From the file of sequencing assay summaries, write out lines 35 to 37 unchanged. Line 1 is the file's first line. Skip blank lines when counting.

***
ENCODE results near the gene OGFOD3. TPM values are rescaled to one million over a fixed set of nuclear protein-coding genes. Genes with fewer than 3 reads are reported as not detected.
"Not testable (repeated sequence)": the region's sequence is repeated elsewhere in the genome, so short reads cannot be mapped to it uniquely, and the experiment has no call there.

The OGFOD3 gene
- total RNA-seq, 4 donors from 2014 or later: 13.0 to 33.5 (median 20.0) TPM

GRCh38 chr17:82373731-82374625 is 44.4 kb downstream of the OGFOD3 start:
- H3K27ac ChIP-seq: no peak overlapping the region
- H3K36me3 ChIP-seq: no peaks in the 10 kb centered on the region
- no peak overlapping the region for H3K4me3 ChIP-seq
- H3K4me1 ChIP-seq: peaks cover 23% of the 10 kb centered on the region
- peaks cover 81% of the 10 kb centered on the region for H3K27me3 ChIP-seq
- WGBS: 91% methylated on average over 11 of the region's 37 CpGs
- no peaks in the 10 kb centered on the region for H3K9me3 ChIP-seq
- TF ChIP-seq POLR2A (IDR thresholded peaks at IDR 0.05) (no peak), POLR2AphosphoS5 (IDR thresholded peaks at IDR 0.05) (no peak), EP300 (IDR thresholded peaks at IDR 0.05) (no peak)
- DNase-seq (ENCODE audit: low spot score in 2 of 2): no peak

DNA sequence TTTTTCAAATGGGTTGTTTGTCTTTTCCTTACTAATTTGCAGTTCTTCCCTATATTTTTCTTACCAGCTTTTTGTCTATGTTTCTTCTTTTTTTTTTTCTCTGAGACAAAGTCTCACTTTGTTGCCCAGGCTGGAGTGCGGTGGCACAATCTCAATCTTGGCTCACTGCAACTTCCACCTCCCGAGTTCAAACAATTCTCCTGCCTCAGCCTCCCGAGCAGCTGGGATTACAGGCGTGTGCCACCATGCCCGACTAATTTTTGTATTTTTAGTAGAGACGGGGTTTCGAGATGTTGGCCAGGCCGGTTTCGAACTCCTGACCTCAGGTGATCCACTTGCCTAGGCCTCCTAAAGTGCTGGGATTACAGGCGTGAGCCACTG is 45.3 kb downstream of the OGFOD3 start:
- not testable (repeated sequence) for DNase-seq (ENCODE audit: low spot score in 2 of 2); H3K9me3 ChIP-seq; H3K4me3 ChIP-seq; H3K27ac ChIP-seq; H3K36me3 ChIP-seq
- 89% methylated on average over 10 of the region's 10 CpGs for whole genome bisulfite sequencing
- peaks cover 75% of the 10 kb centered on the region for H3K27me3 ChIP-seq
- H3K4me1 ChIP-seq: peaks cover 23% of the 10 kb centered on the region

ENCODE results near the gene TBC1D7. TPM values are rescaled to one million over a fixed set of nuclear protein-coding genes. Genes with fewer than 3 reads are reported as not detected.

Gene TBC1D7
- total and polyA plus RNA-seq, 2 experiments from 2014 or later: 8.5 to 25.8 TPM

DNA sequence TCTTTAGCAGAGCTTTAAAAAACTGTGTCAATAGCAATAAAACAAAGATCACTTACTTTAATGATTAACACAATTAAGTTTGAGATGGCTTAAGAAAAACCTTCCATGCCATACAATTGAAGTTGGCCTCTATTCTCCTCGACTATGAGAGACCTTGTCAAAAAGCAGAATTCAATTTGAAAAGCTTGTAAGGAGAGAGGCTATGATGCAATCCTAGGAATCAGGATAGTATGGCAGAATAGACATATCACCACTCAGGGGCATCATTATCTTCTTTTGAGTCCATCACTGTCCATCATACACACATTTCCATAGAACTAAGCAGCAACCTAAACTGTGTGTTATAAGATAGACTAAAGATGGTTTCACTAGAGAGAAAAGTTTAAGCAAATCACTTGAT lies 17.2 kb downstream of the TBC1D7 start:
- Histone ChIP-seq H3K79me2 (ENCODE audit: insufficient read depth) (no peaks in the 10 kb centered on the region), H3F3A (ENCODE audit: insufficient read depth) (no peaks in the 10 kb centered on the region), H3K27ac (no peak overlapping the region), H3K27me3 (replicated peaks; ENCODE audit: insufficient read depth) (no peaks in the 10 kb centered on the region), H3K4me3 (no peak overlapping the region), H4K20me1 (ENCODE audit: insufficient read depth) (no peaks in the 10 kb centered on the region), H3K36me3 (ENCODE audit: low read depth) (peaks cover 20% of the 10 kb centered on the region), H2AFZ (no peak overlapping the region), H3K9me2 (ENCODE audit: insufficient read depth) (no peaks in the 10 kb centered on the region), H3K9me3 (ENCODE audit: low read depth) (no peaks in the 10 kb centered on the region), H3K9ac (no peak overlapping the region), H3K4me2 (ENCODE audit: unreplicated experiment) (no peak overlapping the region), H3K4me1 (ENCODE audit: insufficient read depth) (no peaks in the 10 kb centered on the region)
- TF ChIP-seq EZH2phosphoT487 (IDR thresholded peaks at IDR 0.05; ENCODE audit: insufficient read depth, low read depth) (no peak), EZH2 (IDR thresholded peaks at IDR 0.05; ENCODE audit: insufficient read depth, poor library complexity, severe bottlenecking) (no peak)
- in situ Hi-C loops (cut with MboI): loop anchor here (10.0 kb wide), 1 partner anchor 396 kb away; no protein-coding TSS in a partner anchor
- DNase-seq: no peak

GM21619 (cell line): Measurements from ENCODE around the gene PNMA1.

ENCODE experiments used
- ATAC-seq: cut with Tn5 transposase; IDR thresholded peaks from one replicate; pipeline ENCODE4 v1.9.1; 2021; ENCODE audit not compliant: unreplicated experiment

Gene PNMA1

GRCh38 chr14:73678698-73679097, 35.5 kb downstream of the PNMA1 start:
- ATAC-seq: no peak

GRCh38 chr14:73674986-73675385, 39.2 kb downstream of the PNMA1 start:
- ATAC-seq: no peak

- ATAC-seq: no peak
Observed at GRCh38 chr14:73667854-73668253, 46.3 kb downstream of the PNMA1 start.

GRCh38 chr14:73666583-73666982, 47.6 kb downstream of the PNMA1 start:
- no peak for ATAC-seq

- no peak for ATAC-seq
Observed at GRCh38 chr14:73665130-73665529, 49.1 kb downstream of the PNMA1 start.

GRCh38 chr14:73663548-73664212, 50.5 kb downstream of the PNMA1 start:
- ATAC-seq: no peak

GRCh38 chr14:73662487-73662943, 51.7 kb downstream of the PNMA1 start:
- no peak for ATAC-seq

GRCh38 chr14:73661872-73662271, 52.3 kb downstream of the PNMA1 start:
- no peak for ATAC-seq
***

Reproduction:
- ATAC-seq: no peak

- ATAC-seq: no peak
Observed at GRCh38 chr14:73667854-73668253, 46.3 kb downstream of the PNMA1 start.